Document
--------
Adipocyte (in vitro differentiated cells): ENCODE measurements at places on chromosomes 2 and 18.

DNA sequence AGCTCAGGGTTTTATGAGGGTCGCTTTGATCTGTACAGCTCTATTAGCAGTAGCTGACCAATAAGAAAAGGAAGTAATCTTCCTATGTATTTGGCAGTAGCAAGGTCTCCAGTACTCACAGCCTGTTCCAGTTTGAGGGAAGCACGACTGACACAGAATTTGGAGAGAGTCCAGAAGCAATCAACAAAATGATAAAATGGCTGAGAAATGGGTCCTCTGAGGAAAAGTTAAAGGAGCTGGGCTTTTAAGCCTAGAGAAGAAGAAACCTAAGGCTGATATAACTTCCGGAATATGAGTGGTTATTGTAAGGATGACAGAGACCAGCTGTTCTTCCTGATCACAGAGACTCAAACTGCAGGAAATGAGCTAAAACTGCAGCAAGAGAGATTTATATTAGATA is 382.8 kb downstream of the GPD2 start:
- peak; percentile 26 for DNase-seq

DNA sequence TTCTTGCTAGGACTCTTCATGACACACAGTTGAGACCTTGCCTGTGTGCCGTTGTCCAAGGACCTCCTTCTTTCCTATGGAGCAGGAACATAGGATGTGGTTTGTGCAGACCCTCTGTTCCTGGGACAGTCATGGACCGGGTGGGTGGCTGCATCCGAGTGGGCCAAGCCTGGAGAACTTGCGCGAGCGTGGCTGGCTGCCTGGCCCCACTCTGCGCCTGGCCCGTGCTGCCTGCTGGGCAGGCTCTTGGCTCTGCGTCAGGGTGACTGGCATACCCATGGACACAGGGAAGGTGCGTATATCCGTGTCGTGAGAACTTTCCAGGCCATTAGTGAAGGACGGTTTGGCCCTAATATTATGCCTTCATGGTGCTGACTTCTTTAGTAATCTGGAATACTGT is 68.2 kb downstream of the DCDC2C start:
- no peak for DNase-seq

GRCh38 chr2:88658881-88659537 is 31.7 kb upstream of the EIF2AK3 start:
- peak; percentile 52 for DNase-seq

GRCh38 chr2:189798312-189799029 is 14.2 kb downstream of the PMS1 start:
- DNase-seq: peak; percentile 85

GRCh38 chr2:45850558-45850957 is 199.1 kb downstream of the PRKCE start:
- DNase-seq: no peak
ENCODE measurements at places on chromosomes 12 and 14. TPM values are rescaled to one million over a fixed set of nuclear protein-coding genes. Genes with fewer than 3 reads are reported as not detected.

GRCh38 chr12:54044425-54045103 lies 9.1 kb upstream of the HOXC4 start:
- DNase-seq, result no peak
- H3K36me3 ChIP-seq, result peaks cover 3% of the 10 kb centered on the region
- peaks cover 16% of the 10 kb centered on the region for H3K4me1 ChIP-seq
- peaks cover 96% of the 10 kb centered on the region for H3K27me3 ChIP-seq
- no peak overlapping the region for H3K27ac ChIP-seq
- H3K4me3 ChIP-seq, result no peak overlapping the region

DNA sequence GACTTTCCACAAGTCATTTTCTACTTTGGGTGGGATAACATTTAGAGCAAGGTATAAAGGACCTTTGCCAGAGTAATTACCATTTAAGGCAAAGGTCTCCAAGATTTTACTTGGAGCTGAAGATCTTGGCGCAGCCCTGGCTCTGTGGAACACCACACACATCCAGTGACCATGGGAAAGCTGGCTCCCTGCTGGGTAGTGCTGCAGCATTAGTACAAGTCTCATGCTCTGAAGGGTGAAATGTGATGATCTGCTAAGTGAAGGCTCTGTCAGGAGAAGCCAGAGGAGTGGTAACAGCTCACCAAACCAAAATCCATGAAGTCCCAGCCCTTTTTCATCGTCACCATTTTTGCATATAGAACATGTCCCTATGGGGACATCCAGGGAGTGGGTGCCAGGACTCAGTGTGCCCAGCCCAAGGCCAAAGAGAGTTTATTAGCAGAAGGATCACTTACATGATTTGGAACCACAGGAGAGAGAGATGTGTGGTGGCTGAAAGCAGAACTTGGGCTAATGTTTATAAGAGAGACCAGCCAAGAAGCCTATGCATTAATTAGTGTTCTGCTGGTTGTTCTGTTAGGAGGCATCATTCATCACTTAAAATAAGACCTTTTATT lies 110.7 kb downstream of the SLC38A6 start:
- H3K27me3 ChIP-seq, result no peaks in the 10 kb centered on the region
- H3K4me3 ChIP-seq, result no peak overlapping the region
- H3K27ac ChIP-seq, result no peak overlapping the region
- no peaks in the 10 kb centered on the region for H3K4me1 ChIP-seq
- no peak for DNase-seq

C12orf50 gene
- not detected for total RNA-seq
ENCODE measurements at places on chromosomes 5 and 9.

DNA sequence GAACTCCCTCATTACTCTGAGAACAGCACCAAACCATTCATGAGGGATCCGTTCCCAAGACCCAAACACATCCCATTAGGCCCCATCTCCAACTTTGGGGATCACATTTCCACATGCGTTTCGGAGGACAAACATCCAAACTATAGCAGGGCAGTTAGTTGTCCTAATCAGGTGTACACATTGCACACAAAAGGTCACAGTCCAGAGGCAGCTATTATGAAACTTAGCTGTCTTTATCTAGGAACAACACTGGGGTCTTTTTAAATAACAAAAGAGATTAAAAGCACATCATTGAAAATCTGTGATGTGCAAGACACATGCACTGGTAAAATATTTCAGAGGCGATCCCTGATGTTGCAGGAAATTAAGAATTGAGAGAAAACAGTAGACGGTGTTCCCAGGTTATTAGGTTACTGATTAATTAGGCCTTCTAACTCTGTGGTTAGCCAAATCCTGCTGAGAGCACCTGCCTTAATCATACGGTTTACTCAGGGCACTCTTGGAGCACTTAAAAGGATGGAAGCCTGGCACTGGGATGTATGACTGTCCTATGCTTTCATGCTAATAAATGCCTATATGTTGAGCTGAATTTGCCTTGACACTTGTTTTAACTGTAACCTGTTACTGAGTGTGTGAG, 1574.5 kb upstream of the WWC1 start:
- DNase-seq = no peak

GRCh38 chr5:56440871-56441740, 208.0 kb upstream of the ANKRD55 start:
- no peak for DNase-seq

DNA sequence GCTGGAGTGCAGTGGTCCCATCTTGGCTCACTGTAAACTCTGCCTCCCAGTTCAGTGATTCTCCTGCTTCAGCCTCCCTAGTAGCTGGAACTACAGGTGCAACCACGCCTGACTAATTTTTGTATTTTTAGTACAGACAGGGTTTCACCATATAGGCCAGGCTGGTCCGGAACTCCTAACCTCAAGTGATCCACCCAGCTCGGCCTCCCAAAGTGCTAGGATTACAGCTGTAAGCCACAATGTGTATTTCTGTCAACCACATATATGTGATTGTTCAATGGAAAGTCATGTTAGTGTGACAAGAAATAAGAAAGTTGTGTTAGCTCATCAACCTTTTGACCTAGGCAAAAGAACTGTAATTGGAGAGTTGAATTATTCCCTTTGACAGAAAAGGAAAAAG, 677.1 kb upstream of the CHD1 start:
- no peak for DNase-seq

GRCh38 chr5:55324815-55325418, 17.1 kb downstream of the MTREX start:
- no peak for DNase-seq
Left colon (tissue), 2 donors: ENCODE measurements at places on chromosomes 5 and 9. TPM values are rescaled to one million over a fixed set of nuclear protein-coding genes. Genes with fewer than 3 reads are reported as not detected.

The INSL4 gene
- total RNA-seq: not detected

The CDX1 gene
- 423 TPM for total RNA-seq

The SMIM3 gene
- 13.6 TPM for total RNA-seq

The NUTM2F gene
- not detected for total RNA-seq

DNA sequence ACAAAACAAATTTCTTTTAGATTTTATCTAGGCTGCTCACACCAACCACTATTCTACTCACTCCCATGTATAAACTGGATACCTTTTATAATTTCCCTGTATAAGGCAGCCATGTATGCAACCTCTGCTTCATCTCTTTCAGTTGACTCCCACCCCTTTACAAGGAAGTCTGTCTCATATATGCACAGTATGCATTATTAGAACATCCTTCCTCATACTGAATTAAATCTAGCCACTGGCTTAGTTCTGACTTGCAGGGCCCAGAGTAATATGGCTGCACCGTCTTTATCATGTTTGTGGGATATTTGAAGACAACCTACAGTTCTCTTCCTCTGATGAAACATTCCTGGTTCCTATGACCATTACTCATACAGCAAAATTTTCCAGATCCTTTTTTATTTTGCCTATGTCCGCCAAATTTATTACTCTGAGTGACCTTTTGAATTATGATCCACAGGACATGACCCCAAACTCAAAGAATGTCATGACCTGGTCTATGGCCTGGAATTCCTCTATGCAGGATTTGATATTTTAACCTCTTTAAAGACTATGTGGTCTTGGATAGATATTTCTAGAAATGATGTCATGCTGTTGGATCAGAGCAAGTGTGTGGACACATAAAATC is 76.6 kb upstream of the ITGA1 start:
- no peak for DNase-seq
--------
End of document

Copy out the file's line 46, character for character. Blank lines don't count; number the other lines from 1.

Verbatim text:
DNA sequence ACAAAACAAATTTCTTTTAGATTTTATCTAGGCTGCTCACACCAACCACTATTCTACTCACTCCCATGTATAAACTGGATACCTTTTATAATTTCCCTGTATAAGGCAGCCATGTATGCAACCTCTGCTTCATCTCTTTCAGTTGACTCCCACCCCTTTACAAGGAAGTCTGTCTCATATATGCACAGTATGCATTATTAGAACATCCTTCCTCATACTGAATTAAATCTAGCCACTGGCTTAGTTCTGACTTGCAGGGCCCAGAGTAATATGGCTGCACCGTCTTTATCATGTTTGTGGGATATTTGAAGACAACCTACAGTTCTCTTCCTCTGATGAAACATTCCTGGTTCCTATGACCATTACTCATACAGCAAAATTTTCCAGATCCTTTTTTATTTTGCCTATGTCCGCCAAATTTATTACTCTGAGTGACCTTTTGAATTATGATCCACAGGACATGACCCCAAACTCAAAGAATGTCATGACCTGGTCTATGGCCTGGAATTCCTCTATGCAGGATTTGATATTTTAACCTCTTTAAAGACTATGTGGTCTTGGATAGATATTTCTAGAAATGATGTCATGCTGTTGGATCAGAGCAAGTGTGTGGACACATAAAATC is 76.6 kb upstream of the ITGA1 start: